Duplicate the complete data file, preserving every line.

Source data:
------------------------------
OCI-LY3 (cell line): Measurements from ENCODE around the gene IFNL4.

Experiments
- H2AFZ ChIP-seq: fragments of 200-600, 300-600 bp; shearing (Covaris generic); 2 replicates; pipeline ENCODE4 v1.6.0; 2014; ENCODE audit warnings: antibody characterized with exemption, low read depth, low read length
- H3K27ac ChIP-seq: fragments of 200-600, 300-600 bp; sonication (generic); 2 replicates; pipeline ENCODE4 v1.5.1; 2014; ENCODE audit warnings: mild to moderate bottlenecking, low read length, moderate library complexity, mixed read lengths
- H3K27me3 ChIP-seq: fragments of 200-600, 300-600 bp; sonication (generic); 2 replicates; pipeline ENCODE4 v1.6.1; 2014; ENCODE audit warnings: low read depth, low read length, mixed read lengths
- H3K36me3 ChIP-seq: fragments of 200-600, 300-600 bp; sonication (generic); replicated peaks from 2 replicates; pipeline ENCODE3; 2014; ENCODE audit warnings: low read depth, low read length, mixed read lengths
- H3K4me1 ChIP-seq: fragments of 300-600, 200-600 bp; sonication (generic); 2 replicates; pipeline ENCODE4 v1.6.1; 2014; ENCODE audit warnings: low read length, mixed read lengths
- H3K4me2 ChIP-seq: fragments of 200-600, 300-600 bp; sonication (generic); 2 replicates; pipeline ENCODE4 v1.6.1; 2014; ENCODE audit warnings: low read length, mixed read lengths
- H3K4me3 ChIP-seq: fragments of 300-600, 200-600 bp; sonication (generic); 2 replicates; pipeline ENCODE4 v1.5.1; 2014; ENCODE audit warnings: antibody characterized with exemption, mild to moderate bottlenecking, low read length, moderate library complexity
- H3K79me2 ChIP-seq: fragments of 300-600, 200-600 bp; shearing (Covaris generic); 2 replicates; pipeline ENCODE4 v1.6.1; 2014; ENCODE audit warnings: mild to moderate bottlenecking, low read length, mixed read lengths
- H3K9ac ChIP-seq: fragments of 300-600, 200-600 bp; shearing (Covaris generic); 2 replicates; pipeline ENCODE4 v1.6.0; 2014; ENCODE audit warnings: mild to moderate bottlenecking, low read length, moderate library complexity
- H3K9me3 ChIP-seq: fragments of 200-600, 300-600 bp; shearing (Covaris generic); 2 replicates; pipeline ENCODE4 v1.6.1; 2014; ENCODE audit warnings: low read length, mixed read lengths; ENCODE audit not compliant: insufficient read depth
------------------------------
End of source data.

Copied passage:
OCI-LY3 (cell line): Measurements from ENCODE around the gene IFNL4.

Experiments
- H2AFZ ChIP-seq: fragments of 200-600, 300-600 bp; shearing (Covaris generic); 2 replicates; pipeline ENCODE4 v1.6.0; 2014; ENCODE audit warnings: antibody characterized with exemption, low read depth, low read length
- H3K27ac ChIP-seq: fragments of 200-600, 300-600 bp; sonication (generic); 2 replicates; pipeline ENCODE4 v1.5.1; 2014; ENCODE audit warnings: mild to moderate bottlenecking, low read length, moderate library complexity, mixed read lengths
- H3K27me3 ChIP-seq: fragments of 200-600, 300-600 bp; sonication (generic); 2 replicates; pipeline ENCODE4 v1.6.1; 2014; ENCODE audit warnings: low read depth, low read length, mixed read lengths
- H3K36me3 ChIP-seq: fragments of 200-600, 300-600 bp; sonication (generic); replicated peaks from 2 replicates; pipeline ENCODE3; 2014; ENCODE audit warnings: low read depth, low read length, mixed read lengths
- H3K4me1 ChIP-seq: fragments of 300-600, 200-600 bp; sonication (generic); 2 replicates; pipeline ENCODE4 v1.6.1; 2014; ENCODE audit warnings: low read length, mixed read lengths
- H3K4me2 ChIP-seq: fragments of 200-600, 300-600 bp; sonication (generic); 2 replicates; pipeline ENCODE4 v1.6.1; 2014; ENCODE audit warnings: low read length, mixed read lengths
- H3K4me3 ChIP-seq: fragments of 300-600, 200-600 bp; sonication (generic); 2 replicates; pipeline ENCODE4 v1.5.1; 2014; ENCODE audit warnings: antibody characterized with exemption, mild to moderate bottlenecking, low read length, moderate library complexity
- H3K79me2 ChIP-seq: fragments of 300-600, 200-600 bp; shearing (Covaris generic); 2 replicates; pipeline ENCODE4 v1.6.1; 2014; ENCODE audit warnings: mild to moderate bottlenecking, low read length, mixed read lengths
- H3K9ac ChIP-seq: fragments of 300-600, 200-600 bp; shearing (Covaris generic); 2 replicates; pipeline ENCODE4 v1.6.0; 2014; ENCODE audit warnings: mild to moderate bottlenecking, low read length, moderate library complexity
- H3K9me3 ChIP-seq: fragments of 200-600, 300-600 bp; shearing (Covaris generic); 2 replicates; pipeline ENCODE4 v1.6.1; 2014; ENCODE audit warnings: low read length, mixed read lengths; ENCODE audit not compliant: insufficient read depth